Gingrich victory upends GOP race

The race for the Republican presidential nomination was upended Saturday as Newt Gingrich surged to a win in the South Carolina primary.

Gingrich's victory makes for many more uncertainties in the race for the Republican presidential nomination, which had seemed like a foregone conclusion a few days ago when Mitt Romney was in the lead in South Carolina polls.

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The result Saturday night also means three different candidates have won each of the three early-voting contests: Rick Santorum won Iowa (once the official count was finished), Romney won New Hampshire and Gingrich won South Carolina.

The Associated Press, MSNBC, CNN and Fox News called the South Carolina race for Gingrich shortly after the polls closed.

With 99 percent of precincts reporting, Gingrich led by 14 points with 41 percent to Romney's 27 percent. Santorum was third with 17 percent and Ron Paul had 13 percent.

The delegate count to date, according to CNN, gives Romney 31 delegates, Gingrich 24, Santorum 10 and Paul 8. Delegates are being awarded proportionally until the April 1st contests.

All eyes now turn to Florida, the state with the next nominating contest. Romney is the only candidate on the air in that expensive media market.

Gingrich seems to be aware of that. Shortly after he was declared the winner Saturday night, he tweeted his thanks to his followers and this plea: "Help me deliver the knockout punch in Florida. Join our Moneybomb and donate now."

Romney is leading by double digits in polls of the Sunshine state. The latest poll, a CNN/Time/ORC one out Wednesday, showed him with 43 percent to Santorum's 19 and Gingrich's 18.

But helping the former speaker are the two debates next week, an area where he excels and Romney struggles.

The former speaker's campaign - trailing by double digits in South Carolina as recently as Tuesday - rode two strong debate performances to secure a win in the state that has predicted the eventual Republican nominee every election since 1980.

Exit polls showed a majority of South Carolina voters cited the debates as important factor in their decision-making process. Those polls also showed a majority of Gingrich backers believe he can defeat President Obama. That electability argument is usually cited as a reason by Romney supporters.

Gingrich downplayed his debate performances in his victory speech to supporters Saturday night, saying: "It's not that I'm a good debater it's that I articulate the deepest felt values of the American people."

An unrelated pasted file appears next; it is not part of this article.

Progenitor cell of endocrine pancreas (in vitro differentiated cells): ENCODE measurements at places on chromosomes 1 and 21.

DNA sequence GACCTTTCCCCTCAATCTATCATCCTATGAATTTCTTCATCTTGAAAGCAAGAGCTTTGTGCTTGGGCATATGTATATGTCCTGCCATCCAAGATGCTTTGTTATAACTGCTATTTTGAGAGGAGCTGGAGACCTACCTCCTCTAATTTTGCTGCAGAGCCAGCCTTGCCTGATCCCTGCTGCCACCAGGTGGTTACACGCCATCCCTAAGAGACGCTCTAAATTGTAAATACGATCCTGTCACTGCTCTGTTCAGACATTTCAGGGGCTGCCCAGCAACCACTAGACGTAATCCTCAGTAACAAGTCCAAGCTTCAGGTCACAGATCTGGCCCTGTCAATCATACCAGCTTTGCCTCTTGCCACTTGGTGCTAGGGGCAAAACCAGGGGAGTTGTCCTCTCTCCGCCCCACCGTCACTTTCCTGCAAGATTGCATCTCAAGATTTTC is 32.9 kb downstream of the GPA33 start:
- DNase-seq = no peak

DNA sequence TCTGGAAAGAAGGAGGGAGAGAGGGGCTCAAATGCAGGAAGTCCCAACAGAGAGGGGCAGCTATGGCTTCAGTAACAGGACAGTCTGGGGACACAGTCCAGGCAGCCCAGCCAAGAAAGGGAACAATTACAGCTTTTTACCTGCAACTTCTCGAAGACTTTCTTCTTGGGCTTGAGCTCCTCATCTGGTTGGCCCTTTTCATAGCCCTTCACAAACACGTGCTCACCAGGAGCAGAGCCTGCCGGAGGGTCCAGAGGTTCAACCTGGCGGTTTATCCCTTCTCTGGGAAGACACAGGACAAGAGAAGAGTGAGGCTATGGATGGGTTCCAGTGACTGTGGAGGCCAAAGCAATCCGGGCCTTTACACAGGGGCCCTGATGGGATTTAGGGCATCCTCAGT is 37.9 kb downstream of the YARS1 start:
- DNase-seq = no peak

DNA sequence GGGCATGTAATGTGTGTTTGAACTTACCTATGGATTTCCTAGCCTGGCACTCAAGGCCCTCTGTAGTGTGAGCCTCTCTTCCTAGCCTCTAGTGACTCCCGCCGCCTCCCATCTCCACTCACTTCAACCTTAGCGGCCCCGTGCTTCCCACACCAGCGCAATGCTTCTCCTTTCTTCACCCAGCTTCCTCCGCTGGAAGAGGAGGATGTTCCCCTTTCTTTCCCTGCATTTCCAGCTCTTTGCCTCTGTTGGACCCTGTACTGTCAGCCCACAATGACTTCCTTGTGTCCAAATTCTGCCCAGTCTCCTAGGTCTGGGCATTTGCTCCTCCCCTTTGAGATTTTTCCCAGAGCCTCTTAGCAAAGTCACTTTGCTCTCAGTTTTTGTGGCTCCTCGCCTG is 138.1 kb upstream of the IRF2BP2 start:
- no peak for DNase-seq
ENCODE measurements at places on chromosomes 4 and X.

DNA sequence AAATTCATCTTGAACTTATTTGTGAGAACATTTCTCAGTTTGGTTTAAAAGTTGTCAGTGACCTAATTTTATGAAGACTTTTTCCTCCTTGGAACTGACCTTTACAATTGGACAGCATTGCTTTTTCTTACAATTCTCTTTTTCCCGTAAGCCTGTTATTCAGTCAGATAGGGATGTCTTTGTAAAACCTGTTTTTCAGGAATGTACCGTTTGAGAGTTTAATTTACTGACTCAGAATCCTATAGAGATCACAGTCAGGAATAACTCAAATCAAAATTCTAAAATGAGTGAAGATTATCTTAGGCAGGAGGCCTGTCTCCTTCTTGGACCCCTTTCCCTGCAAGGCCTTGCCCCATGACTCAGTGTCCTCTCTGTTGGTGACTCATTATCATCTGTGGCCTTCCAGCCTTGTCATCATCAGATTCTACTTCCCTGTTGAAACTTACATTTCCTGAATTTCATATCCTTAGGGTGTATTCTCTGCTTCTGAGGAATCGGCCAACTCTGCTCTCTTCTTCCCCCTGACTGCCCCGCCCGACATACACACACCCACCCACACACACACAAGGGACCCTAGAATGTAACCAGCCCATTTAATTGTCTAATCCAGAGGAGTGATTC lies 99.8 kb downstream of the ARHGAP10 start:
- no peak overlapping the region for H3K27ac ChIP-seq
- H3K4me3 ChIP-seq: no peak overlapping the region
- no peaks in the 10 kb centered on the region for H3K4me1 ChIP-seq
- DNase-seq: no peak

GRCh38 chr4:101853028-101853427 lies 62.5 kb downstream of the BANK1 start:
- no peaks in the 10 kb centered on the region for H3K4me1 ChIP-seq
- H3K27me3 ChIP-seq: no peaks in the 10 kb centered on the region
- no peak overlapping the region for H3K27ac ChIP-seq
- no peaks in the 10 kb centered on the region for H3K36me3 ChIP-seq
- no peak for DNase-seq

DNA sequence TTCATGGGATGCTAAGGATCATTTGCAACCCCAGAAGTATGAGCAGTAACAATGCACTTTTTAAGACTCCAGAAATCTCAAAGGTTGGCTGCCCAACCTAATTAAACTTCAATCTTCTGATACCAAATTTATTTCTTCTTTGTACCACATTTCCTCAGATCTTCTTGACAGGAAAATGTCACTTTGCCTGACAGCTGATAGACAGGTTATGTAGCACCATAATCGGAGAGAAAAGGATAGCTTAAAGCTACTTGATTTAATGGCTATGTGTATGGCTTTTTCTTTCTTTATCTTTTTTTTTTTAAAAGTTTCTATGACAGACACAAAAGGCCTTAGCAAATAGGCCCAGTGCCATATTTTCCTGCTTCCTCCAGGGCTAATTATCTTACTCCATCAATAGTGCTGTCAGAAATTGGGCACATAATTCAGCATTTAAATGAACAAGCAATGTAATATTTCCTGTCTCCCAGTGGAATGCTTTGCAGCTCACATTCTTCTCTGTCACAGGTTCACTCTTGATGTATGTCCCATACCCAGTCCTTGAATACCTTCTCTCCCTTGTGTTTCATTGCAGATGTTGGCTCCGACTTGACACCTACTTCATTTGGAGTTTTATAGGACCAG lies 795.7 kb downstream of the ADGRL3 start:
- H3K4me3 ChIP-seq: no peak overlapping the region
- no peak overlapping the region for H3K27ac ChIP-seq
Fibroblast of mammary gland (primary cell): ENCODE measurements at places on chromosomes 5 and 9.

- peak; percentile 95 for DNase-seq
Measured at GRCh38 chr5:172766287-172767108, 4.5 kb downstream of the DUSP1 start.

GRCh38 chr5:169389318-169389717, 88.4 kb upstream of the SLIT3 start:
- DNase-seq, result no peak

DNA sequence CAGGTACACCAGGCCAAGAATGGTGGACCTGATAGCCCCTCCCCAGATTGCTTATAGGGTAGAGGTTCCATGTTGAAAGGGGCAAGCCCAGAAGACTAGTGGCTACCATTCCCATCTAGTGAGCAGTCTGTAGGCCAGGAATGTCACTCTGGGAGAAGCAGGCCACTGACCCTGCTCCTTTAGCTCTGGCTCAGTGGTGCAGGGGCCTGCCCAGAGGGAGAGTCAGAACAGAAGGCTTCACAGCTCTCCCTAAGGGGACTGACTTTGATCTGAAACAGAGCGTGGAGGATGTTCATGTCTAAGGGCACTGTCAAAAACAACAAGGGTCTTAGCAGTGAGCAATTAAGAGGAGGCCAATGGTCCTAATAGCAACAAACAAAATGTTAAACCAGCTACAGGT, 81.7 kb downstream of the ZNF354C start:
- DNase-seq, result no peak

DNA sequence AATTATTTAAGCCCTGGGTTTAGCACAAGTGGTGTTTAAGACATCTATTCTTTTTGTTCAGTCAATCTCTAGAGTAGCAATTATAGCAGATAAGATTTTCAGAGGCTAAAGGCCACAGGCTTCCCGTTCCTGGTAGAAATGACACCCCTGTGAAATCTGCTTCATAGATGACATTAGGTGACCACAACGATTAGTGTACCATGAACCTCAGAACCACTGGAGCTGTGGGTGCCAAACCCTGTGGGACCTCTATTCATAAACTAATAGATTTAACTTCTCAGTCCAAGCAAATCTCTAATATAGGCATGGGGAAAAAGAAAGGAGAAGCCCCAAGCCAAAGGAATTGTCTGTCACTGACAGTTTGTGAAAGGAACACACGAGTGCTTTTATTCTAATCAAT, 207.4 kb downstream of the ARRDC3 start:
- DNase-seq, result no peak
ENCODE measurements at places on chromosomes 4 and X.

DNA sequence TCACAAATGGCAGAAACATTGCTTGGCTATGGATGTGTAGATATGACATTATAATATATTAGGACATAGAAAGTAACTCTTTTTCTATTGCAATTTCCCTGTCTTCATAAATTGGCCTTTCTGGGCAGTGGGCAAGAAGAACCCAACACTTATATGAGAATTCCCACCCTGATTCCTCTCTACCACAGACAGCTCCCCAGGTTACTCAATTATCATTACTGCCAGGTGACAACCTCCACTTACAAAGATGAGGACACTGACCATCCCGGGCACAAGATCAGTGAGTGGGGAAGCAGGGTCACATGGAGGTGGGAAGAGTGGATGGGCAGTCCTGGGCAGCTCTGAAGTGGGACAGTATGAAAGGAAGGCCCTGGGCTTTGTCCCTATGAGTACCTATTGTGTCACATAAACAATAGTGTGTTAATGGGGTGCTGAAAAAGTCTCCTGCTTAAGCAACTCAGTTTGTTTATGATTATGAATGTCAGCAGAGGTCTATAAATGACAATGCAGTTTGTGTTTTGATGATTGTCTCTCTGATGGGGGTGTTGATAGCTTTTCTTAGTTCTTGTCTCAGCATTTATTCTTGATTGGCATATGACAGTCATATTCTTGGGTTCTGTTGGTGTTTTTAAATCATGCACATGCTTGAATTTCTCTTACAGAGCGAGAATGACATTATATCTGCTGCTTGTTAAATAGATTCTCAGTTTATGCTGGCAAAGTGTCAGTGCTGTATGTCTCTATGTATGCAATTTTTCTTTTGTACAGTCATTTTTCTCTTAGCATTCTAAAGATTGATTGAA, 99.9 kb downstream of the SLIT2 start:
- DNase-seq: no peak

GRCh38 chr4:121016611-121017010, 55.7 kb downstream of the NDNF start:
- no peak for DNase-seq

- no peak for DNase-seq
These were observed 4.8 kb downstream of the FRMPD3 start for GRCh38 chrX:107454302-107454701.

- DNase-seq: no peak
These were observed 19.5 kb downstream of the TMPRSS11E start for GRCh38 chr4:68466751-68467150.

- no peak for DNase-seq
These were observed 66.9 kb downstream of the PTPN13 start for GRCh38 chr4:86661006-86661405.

Romney, meanwhile, blasted the former speaker in his election-night remarks.

“We cannot defeat the president with a candidate who has joined that very assault on free enterprise,” he said. “When my opponents attack success and free enterprise… they’re attacking you.”

He added: "Our party can't be led to victory by someone who has never run a business and never led a state."

He never mentioned Gingrich by name in his attacks but it was obvious who they were directed at.

"Our campaign will be about the businesses I helped start, not the bills I tried to pass," the former governor said.

A senior Mitt Romney strategist hinted at an increasingly sharp-elbowed campaign in the coming days.

"I think sharper contrasts will come into focus with the fact that you've only got one governor now and it's really versus Washington experience," Stuart Stevens said. "Republicans don't want to run against Barack Obama with someone who's going to run from the same zip code," describing Gingrich as a K Street lobbyist.

But one issue Romney didn't address in his remarks was his tax returns. His opponents hammered him on releasing his returns and the former governor stumbled in the debates when asked about the issue.

It will likely be an issue in the Florida contest too.

Romney's campaign also tried to downplay the South Carolina loss, emphasizing the state's predominantly conservative and evangelical voting base was never a natural fit for Romney.

Campaign aides argued that Romney himself had trailed Gingrich by more than 20 points as recently as December, and argued his 2012 showing was a marked improvement over the last election cycle, when he earned just 15 percent of the vote and finished fourth in the state.

Meanwhile Santorum says he plans to continue on to Florida and is confirmed for both GOP debates next week.

"Let me assure you we're going to Florida and then we're going to Arizona," Santorum said in his election-night remarks, to cheers from the crowd.

His campaign blasted out his Sunday schedule, which consists of campaign events in Florida, shortly after the race was called.

But Santorum might find himself under the type of pressure from the conservative establishment - themselves reluctant to rally behind Romney - that forced Rick Perry from the race earlier this week.

Santorum's exit would narrow the field to just three candidates, including the ever-lurking Ron Paul.

Paul shows no signs of exiting the race - he stayed in the 2008 contest until June - and has already begun airing television ads in Nevada and Minnesota. With a dedicated and passionate following, Paul should be able to remain in the race as long as he wants to. A winnowing field should also give him more and more influence at future debates.

But in an interview on CNN shortly after his speech, Paul said his campaign probably wouldn't focus on Florida, and instead concentrate on the upcoming caucus states.

"I think the money is better spent to go to the caucus states," Paul said. He did confirm he will participate in both Florida debates, however.


Niall Stanage contributed to this article.

-- This article was posted at 7:15 p.m. and has been updated.